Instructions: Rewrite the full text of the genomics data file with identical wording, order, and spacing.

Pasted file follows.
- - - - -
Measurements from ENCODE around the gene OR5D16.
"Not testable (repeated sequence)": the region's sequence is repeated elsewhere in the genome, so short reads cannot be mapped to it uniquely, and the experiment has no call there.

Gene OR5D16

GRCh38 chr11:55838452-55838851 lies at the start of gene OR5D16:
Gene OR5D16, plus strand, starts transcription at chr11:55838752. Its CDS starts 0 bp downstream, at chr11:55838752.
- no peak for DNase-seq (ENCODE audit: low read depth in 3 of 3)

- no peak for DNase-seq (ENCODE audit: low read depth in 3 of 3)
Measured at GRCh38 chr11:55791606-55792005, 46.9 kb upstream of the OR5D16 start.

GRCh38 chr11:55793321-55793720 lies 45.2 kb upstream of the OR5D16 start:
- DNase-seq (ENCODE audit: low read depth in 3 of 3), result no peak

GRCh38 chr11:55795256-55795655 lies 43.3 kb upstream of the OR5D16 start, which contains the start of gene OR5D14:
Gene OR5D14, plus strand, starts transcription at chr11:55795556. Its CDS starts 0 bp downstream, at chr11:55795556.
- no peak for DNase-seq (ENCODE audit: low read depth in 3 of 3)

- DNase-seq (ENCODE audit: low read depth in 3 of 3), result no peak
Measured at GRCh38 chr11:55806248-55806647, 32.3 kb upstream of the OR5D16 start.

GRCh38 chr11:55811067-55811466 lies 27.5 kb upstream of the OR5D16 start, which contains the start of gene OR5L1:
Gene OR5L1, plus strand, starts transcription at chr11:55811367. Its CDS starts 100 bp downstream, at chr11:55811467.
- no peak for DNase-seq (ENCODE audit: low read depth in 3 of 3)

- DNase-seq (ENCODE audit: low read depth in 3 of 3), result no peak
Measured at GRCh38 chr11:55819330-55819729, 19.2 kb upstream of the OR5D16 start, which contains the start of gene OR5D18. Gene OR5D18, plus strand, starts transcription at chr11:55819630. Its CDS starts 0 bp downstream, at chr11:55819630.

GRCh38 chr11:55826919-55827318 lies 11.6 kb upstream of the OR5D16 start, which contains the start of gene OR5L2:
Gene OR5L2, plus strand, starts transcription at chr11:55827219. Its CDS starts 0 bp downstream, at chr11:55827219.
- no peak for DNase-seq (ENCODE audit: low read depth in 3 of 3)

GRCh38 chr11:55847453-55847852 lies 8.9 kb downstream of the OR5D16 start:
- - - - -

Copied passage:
Measurements from ENCODE around the gene OR5D16.
"Not testable (repeated sequence)": the region's sequence is repeated elsewhere in the genome, so short reads cannot be mapped to it uniquely, and the experiment has no call there.

Gene OR5D16

GRCh38 chr11:55838452-55838851 lies at the start of gene OR5D16:
Gene OR5D16, plus strand, starts transcription at chr11:55838752. Its CDS starts 0 bp downstream, at chr11:55838752.
- no peak for DNase-seq (ENCODE audit: low read depth in 3 of 3)

- no peak for DNase-seq (ENCODE audit: low read depth in 3 of 3)
Measured at GRCh38 chr11:55791606-55792005, 46.9 kb upstream of the OR5D16 start.

GRCh38 chr11:55793321-55793720 lies 45.2 kb upstream of the OR5D16 start:
- DNase-seq (ENCODE audit: low read depth in 3 of 3), result no peak

GRCh38 chr11:55795256-55795655 lies 43.3 kb upstream of the OR5D16 start, which contains the start of gene OR5D14:
Gene OR5D14, plus strand, starts transcription at chr11:55795556. Its CDS starts 0 bp downstream, at chr11:55795556.
- no peak for DNase-seq (ENCODE audit: low read depth in 3 of 3)

- DNase-seq (ENCODE audit: low read depth in 3 of 3), result no peak
Measured at GRCh38 chr11:55806248-55806647, 32.3 kb upstream of the OR5D16 start.

GRCh38 chr11:55811067-55811466 lies 27.5 kb upstream of the OR5D16 start, which contains the start of gene OR5L1:
Gene OR5L1, plus strand, starts transcription at chr11:55811367. Its CDS starts 100 bp downstream, at chr11:55811467.
- no peak for DNase-seq (ENCODE audit: low read depth in 3 of 3)

- DNase-seq (ENCODE audit: low read depth in 3 of 3), result no peak
Measured at GRCh38 chr11:55819330-55819729, 19.2 kb upstream of the OR5D16 start, which contains the start of gene OR5D18. Gene OR5D18, plus strand, starts transcription at chr11:55819630. Its CDS starts 0 bp downstream, at chr11:55819630.

GRCh38 chr11:55826919-55827318 lies 11.6 kb upstream of the OR5D16 start, which contains the start of gene OR5L2:
Gene OR5L2, plus strand, starts transcription at chr11:55827219. Its CDS starts 0 bp downstream, at chr11:55827219.
- no peak for DNase-seq (ENCODE audit: low read depth in 3 of 3)

GRCh38 chr11:55847453-55847852 lies 8.9 kb downstream of the OR5D16 start: